Reason #10: Fewer resources to learn & grow  
There are more online courses, books, videos, articles, and other resources to learn how to be an engineer than there are on how to be a manager. And, there are even fewer resources on how to be an engineering manager. I’m not exaggerating when I say fewer than 20 books are worth reading on how to be an engineering manager. Most of them present views based on personal experiences and not on studies, research, or science. They were written by an engineering manager (“I did it this way, and it worked, you should too”). They are full of survivorship bias.

Reason #11: Less Maker Time  
Do you like coding? Or do you like architecting components or micro-services? Do you enjoy the thrill of solving a complex problem? There will be less of that. And even less over time. Not only that, but your calendar will be a checkerboard of meetings. It’ll be hard for you to get 2–3h uninterrupted hours to code. What did I do when I became a manager? Easy, I started coding from 4:00 PM until 11:00 PM. I burned out. You’ll just need to accept you’ll have to do less “maker’s work.” When you do assign yourself a coding task, you have to make sure it’s not going to block anyone else when it takes longer — and it’ll take much longer.
Reason #12: It’s a hard transition  
In #7, I talked about how you were likely a high-performance engineer, and you suddenly find yourself in a new role. The problem is that people don’t shed their old views of themselves. You’ll continue to use a yardstick that’s not appropriate anymore. You can’t measure success by the standards of software engineering productivity. Yet, you don’t know what are the skillsets and expectations of a manager. You’ll likely see yourself as a failure.

Reason #13: You believe you’ll make more money  
In most tech companies, being a manager or not doesn’t change your compensation, and that’s a good thing. That’s not true in most industries and undoubtedly not true 30 years ago. So if you are being influenced by old books or by your parents & grandparents, you might be misguided on what to expect.

Reason #14: You can’t boss people around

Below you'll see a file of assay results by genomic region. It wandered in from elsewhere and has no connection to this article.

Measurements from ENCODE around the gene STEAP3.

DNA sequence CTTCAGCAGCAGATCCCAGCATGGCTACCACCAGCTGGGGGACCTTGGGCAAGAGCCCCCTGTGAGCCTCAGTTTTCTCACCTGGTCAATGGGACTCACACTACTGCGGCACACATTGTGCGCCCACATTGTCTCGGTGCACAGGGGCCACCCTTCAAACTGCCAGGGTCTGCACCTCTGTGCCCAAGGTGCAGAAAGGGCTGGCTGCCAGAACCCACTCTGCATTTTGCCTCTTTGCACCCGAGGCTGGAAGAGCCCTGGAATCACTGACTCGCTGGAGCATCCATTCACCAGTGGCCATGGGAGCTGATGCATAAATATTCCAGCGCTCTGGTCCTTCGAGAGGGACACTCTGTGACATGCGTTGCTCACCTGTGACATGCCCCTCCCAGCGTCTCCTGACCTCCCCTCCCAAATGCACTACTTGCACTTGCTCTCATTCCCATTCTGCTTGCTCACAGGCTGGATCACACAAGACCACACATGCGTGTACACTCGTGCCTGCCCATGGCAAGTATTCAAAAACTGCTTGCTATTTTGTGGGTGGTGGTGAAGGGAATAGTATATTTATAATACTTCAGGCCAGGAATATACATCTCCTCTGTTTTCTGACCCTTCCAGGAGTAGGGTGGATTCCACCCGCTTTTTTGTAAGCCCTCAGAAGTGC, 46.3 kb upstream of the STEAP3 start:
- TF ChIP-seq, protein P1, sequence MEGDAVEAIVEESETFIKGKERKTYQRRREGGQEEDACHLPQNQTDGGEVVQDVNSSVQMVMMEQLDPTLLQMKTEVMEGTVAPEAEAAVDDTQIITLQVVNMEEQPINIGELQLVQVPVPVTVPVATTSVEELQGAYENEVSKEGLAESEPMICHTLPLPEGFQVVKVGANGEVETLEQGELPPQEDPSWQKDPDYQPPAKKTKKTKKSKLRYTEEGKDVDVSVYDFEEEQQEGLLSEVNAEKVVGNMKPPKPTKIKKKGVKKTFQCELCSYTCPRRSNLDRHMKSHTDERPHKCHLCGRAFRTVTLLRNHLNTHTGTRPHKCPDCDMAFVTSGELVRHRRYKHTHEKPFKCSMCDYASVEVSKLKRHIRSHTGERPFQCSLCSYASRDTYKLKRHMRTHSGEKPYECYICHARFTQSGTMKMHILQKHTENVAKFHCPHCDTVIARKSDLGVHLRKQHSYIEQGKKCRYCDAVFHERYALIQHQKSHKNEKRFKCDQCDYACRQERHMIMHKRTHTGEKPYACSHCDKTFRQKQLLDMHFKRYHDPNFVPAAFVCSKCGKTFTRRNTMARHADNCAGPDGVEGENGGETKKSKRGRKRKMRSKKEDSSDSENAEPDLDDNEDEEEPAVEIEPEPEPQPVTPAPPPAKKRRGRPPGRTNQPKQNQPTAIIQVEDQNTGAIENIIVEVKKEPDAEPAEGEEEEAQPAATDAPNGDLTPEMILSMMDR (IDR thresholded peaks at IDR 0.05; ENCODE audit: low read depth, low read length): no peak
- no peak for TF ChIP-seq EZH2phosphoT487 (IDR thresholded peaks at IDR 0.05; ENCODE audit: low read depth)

Over the last decade, this is the number one reason engineers come to me and ask to be the team manager. They don’t feel people are doing it their way or feel respected by the other engineers. If they are the boss, people will do what they tell, and they will respect him/her. Yeah, no.
Reason #15: You believe you’ll have a more significant impact  
You’ll certainly be part of more decision-making meetings. You’ll certainly be privy to more information. But, real impact has more to do with expertise and leadership than management — at least in a healthy organization. You’ll surely be able to create more damage, and your blast radius will be wider when you make a mistake. Fun

Reason #16: It sucks when a great engineer leaves  
People change jobs. Maybe they stay with the company but move to a different team. Either way, it’s tough on you and your team members when someone leaves. It’s even worse when they are a high-performance engineer or they hold unique knowledge. And that’s not the only downside. You’ll also be evaluated by your manager and their manager on why that engineer left. The question they will ask themselves is if the engineer left because of you or not. And, most studies suggest that the manager is the #1 reason people leave their current job.

Reason #17: It’s unpleasant to fire people  
Firing people is super hard. The first time is gut-wrenching. It’s easy to mess it up and make the employee and you feeling terrible about it. Sometimes Human Resources have to step in to clean up the mess you’ve made. It might be that you are firing someone because of performance, behavior, or violation of company policy, in which case you’ll feel less bad. However, it could also be that it wasn’t your choice. The project got canceled, there is a reduction in force (RIF), or a significant lay-off.
I’m trying to give you a clearer picture of what it means to transition from an engineer to an engineering manager. You should check your motivations behind this desire and see if they align with the role of a manager. If they do, and you are ready for the challenges I listed above, go for it — with open eyes.

Follow me on Twitter: @calbucci
                                           Marcelo Calbucci
Meet 1:1 with me: https://calendly.com/calbucci/coffee-chat  Marcelo is a technology entrepreneur. He's the CTO Hiya, a company making the phone call experience secure, rich and engaging on every smartphone globally. He has a background in software engineering with more than 25 years of experience.   Over the last 16 years as an entrepreneur, he has built products in verticals like content, social network, baby & family, social media, events, e-commerce, fitness, health, education, real estate, e-games, training, etc.  He was the CTO and part of the founding team at DoctorLink, a healthcare startup in the UK.  
He was part of the founding team at Pioneer Square Labs, a startup studio in Seattle, working on many projects in real estate, e-sports, podcast, e-learning, etc.  He was the founder and CTO at EveryMove, a fitness incentive platform for Health Insurers and employers.  He was the founder of Seattle 2.0, an organization for entrepreneurs aggregating content, hosting events and conferences, and delivering an array of services to investors and entrepreneurs in Seattle. It sold in 2012 to GeekWire.  Marcelo is an active mentor and startup advisor, and a dabbler-investor, and he has been helping startups at TechStars, Seedcamp, SXSW, Founder Institute, and Startupbootcamp.  Before being an entrepreneur, Marcelo was a development manager at Microsoft in the MSN Search (now Bing) Division.